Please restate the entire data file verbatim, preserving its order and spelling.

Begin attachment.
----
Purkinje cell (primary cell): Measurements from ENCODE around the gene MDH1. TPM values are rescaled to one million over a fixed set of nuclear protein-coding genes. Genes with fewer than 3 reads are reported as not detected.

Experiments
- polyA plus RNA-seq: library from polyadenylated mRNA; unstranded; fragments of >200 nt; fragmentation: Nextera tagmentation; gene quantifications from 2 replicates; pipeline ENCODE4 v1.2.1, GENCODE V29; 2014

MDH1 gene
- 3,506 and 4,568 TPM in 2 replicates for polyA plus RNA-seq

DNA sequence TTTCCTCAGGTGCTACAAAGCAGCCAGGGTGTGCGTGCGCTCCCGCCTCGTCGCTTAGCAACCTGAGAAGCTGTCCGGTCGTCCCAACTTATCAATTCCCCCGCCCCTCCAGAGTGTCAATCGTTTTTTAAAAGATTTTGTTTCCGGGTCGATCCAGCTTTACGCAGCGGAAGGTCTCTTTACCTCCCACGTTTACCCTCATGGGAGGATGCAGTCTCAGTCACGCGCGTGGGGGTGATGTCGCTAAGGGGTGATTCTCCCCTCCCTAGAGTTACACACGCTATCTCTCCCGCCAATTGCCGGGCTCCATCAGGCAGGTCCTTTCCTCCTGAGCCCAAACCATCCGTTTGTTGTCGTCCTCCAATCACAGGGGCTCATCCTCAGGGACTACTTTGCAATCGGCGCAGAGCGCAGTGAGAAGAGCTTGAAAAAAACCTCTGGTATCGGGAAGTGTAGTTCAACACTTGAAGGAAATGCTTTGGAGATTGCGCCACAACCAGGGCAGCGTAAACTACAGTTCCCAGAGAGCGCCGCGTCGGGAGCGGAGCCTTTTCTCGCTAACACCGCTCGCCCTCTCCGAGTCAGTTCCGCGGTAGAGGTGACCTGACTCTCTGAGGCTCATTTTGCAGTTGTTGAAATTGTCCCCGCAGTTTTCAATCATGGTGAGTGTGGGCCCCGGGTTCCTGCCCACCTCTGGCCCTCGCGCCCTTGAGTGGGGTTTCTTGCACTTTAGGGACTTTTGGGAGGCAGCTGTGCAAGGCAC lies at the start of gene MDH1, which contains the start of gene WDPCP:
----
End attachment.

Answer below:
Purkinje cell (primary cell): Measurements from ENCODE around the gene MDH1. TPM values are rescaled to one million over a fixed set of nuclear protein-coding genes. Genes with fewer than 3 reads are reported as not detected.

Experiments
- polyA plus RNA-seq: library from polyadenylated mRNA; unstranded; fragments of >200 nt; fragmentation: Nextera tagmentation; gene quantifications from 2 replicates; pipeline ENCODE4 v1.2.1, GENCODE V29; 2014

MDH1 gene
- 3,506 and 4,568 TPM in 2 replicates for polyA plus RNA-seq

DNA sequence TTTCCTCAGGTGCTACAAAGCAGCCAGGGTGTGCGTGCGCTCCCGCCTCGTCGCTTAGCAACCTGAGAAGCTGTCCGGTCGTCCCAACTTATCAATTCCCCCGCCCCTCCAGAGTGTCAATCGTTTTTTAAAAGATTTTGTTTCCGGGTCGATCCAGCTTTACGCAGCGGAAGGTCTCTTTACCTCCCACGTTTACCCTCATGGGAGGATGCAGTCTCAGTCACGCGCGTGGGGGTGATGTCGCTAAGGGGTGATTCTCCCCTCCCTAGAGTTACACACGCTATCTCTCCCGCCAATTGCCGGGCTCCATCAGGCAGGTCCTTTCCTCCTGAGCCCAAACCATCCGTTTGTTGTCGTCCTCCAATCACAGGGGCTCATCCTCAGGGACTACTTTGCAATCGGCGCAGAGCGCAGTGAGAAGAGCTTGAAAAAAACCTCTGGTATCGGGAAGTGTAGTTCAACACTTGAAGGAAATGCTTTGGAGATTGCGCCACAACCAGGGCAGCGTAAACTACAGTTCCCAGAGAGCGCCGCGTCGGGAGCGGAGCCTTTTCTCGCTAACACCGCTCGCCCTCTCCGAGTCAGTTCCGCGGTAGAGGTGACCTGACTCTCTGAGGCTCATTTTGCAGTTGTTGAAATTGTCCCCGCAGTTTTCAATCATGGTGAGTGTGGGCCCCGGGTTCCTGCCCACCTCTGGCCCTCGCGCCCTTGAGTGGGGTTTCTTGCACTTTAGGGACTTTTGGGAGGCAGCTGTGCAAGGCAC lies at the start of gene MDH1, which contains the start of gene WDPCP: